It’s time…the point where I’m meeting the truth of my immediate future; approaching the fork in the road knowing I must turn off one path and split onto another. In two months, I will be moving to South Lake Tahoe (still can’t believe it) to take over the management and operations of my godparents’ restaurant. Freshies is an organic and wholesome Hawaiian-inspired blend of rockin’ cuisine and thriving community. I have watched it grow from the beginning in 2000 and now it’s my turn to help it continue to sustain the fresh food, fun atmosphere and family of staff/locals. And then of course, there’s the upsides of living in Tahoe — a.k.a. NATURE!!
Before the new adventure begins, parting from my job and the city is glaring me in the face. This is definitely the most difficult aspect of the upcoming change. At work, I am sure to miss my tight-knit team, my fabulous intern, the finger-rocket wars, yelling across the office, teaching yoga during lunch, programmatic planning, seeing the youth, never-ending discussions of food , my secret santa and handstands in the middle of the office. The closer I get to leaving, the more profound happiness I feel towards what I do, who I do it with, and the meaningful impact the programs I work for have on youth in San Francisco. For all of this, I am b.L.e.S.s.E.d!!!
On a bike ride early Wednesday morning over the Golden Gate Bridge, as the sun was rising over the SF skyline, it hit me: this is the beginning of the end of my time in the city (for this chapter of my life at least). I find myself starting to say, “I will definitely miss this” more and more often. Although every person I tell about my new adventure is ecstatic –and wants to come visit! — I can’t help but reflect on both the positive opportunities ahead AND the nostalgic memories of what my time in SF has been for me. Lately, I find myself resisting celebrating it and falling into a hole of sadness for what I’m about to lose. But thank goodness for yoga!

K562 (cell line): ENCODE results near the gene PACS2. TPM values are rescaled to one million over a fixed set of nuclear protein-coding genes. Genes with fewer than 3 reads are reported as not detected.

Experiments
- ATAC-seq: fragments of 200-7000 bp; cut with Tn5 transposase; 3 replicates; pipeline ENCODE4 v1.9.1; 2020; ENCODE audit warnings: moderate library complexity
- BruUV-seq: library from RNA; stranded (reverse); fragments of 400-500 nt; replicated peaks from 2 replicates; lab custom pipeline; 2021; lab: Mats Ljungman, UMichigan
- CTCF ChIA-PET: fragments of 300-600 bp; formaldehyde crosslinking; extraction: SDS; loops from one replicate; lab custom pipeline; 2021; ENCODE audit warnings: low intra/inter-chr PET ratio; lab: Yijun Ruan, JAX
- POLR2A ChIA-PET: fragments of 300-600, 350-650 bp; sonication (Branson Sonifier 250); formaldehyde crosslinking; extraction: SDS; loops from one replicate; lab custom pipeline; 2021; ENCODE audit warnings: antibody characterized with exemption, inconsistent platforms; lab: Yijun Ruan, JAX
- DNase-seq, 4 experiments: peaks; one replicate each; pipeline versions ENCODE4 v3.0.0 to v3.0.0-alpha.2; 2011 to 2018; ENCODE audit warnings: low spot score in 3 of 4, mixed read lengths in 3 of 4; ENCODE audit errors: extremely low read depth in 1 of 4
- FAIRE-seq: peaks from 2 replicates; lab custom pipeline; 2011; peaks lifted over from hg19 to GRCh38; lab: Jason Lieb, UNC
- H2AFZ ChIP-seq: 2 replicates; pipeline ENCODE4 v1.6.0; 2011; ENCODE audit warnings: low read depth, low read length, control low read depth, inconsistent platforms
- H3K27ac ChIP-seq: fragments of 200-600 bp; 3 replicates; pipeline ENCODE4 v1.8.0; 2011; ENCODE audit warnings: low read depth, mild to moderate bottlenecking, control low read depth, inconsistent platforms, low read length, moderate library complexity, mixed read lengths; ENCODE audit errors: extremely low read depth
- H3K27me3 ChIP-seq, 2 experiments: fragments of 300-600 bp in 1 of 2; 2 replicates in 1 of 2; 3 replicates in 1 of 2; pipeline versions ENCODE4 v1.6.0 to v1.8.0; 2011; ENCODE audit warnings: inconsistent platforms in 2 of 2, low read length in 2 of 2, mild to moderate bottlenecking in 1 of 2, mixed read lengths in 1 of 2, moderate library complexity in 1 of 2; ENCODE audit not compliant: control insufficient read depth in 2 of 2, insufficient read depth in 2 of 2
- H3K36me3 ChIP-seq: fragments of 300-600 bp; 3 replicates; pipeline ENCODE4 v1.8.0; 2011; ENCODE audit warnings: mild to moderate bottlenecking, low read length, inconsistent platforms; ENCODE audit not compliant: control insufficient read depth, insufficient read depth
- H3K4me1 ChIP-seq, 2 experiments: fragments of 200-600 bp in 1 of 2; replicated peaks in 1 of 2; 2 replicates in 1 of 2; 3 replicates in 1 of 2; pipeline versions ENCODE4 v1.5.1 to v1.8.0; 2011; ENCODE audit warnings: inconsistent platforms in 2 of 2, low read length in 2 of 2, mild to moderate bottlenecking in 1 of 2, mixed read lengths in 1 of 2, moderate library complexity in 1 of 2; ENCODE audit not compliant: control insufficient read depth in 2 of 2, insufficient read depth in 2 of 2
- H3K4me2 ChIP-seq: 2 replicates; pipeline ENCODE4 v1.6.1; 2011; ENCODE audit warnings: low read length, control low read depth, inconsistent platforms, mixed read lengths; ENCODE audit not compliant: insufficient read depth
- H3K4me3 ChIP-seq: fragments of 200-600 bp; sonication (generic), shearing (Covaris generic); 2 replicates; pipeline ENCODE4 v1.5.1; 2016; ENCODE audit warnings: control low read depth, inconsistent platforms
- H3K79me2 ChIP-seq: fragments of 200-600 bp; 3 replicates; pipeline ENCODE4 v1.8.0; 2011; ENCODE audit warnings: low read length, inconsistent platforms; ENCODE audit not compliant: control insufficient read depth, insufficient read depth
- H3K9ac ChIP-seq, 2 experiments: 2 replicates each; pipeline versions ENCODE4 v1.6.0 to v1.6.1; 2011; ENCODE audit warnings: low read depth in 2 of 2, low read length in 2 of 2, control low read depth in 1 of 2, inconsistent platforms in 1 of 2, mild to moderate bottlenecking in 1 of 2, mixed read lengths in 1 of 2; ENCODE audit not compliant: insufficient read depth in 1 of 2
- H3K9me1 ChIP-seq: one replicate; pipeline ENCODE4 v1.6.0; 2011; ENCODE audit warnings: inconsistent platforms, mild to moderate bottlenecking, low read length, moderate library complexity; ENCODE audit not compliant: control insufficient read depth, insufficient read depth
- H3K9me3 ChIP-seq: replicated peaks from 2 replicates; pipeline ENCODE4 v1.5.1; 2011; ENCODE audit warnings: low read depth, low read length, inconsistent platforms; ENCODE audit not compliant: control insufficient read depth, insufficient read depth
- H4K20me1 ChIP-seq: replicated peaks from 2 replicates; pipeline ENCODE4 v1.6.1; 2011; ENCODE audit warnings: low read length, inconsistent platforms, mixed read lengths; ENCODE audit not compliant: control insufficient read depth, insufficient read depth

This has been over a year and a half of moving, learning, adventure, defeat, victory, love, growing up, betrayal, trust, compassion, honesty — literally the ‘little girl in a big city’ stereotype. Now, moving back to a small town feels awkward because I am so accustomed to city livin’. But I will always look back and acknowledge this part of my life as the fusing link between my childhood and becoming the woman I envision. Thankfully, I have been so lucky to be surrounded by supportive communities at The Mindful Body, JCYC, the various yoga communities, GirlVentures, The Body Positive, etc. that have made my personal transformation possible, inspiring me beyond previous limitations (I’m saving the tears for later).
The bright side is that I’m walking into a community of love and support that has been long established since grade school. I’m returning to where I learned to snowboard at 6, wakeboard at 12, mountain bike, gamble (thanks Erik!), and dress REALLY warm in the winter (minus this one). Coping with leaving behind such a positive environment is comforted by knowing that I will be warmly embraced, challenged and placed in a leadership position where I can fulfill roles I have been building over the past year and a half.
At the same time as starting to say goodbye, I also find myself in the midst of the end of the beginning, where all the planning and dreaming of what is to come will soon become my daily reality. The discussions of my job, the goals for the future, the responsibilities I’m about to take on, all will become fullproof sooner than later. And then, I will thank god for y.O.g.A once again 🙂
It is always the unknown that scares us. We want to have it all figured out and be reassured that we’re “gonna be OK!” That we haven’t gone and f*ed it all up. And as I step into the unknown, diverging from my planned “I am totally in control” path, I will continue to balance the fear with excitement. I will celebrate the city for its diverse plethora of food, happenings, people, non-profits, overall access to fun. Then, I will (hopefully with grace) move forward and embrace the only constant: change. Thanks Gandhi! Whether I’m at the beginning of the end or the end of the beginning, I’m still me. At least that much I can rely on. The beautiful thing is that, as humans, we adapt. So although I can only imagine how I will live my life there and run a restaurant, I can trust that I will adapt. Again, how gracefully is TBD but as Bob Dylan says:
“As the present now will later be past, the order is rapidly fadin’, and the first one now will later be last, for the times they are a-changin’!”